It’s been a long time since I have written a blog, as I now write articles for Android Mobile NZ (AMNZ).
Recently I published an article for AMNZ, whereby I conducted comprehensive Speed Testing around Hamilton, New Zealand, between Vodafone NZ & Telecom XT, using my Samsung Galaxy S II. The tests comprised of speedtest.net tests completed both Nationally & Internationally, plus FTP Downloads & Ping Testing.
Quite some time ago, I completed a Speed Test Report between Vodafone NZ & Telecom XT around Hamilton & some other locations & this can be read here:
First of all, I would like to state, that I am all for employees trying to improve their terms & conditions, but the MEAA got it completely wrong, in my opinion.
From a Professional standpoint, I have been practicing as a Registered Nurse for over 14 years now & I have actively partaken in protest marches, in support of obtaining better terms & conditions & been involved in Industrial Strike action, when the negotiations were not achieving what the Nurses Union Members (NZNO) wanted to achieve. This action, was always taken as a last desperate bid to improve terms, conditions & pay for nurses collectively, who have traditionally been paid very poorly, when compared to other professions in New Zealand.
The below statement, is my personal opinion, on how Industrial Action by the New Zealand Actors Equity & the MEAA nearly “potentially” derailed the New Zealand Movie & Tourism Industries
The New Zealand Actors Equity (membership of around 600 actors) asked the Australian MEAA to assist them with having “potential” negotiations (they never happened – but read on to see why) with the Producers/Film Studios of The Hobbit production.
However – Australian MEAA Leader – Simon Whipp made (according to various reports) – what was a unilateral decision to Blacklist/Boycott The Hobbit movie production before attempting to go to the table & have negotiations (which he destroyed all possibility of happening, due to the Blacklisting announcement).
Now – its little wonder why the Studio/Producers never bothered to try & negotiate with these people, as they had completely destroyed any good faith that may have been there in the first place, by blacklisting the production from word go.
Lastly, but certainly not least – Simon Whipp was interviewed on Campbell Live last week & he was asked this question (amongst others) “Would you feel any guilt if The Hobbit was not filmed in New Zealand” & he answered “No”, without hesitation. Now this indicates two things:
A) He seemingly doesn’t really care about the New Zealand actors he was representing
B) He doesn’t care about what was, at the time, the very real possibility of not only The Hobbit being filmed offshore, but the entire Film Industry & Tourism Industry of New Zealand be put at the risk of imploding upon itself.
Thank goodness this never happened & full credit to Sir Peter Jackson & John Key for brokering a fantastic deal for New Zealand!
Written by Grant Smith – The Hobbit Fan
Associated Press coverage, related to The Hobbit:
The Hobbit Rally – Buildup:
The Hobbit Rally:
The following speech was read on the day of The Hobbit Rally across New Zealand before any Media were advised about it & the last few sentences were directed specifically towards the people who turned out for the rally….
I have always seen the New Zealand film industry as a large, noisy, growing family. And I have always known the debt of gratitude I owe to the talented people who make up that family: from the grips to the gaffers, drivers to set builders, costume makers to camera operators, model makers, sound recordists, editors, digital effects artists, and of course – the many wonderful kiwi actors who help to bring our films to life.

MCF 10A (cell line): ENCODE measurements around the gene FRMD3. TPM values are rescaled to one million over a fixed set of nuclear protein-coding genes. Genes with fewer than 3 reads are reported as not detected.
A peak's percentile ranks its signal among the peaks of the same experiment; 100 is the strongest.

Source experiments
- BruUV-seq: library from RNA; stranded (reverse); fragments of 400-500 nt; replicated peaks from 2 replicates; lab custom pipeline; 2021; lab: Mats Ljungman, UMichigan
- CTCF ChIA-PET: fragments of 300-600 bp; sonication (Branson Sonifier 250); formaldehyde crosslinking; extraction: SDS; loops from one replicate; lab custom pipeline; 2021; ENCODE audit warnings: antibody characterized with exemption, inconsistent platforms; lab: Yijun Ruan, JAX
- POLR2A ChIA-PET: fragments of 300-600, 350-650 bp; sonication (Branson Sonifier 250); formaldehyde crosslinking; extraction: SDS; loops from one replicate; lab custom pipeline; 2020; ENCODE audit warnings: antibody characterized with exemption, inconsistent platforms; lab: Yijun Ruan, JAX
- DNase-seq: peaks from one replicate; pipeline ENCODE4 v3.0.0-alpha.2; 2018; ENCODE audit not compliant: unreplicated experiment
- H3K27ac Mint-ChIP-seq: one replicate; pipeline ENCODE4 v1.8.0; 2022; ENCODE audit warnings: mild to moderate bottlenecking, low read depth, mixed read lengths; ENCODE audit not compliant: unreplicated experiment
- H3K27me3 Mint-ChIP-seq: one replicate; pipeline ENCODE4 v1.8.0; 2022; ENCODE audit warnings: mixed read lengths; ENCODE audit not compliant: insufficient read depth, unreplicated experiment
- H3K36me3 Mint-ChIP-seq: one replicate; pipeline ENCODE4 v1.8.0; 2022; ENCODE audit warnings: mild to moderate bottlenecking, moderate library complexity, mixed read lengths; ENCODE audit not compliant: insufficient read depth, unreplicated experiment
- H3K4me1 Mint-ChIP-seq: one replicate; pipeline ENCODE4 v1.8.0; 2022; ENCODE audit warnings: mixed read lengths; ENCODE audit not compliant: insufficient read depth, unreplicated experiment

All these people care deeply about our industry; they love their work, they love making films and being part of a creative community. That love ends up on screen, and I truly believe it sets our films apart from those made in any other country. You cannot buy passion and commitment – it is a precious energy, freely given, and it is the life blood of our industry.
I believe the Kiwi way of doing things should be protected and celebrated. Turning us into another State of Australia, under the sway of a destructive organisation, carries the very real risk of destroying the great big heart that beats inside our films.
As an industry we are perfectly well equipped, through our various guilds, to provide excellent terms and conditions for all our film workers. If there are problems, it is up to us to use our guilds to resolve them – that is what they are there for. We don’t open the door to an Australian trade union, who will never put the interests of Kiwis first, and invest that union with the power to destroy everything we have built.
On behalf of all those involved in trying to get The Hobbit off the ground , I would like to thank the many people who have taken the time to contact us. Every card, every letter, every email reminds us just how much people care. It has been incredibly heartening to read your messages of support. And a special thank you to the fans, whose enthusiasm for these films has never wavered, even in the darkest hours.
Lastly, I want to thank each and every person who has come here today. This is your rally, it is your moment to let your voice be heard, and I know your message to the studio will not go un-noticed.
You have said loudly and clearly New Zealand is where The Hobbit films should be made; their creative DNA is here.
This is where Middle-earth was born and this is where it should stay.
I managed to get a quote & a picture (third from the far left, arms thrust in the air, wearing a black shirt) of myself in the following article: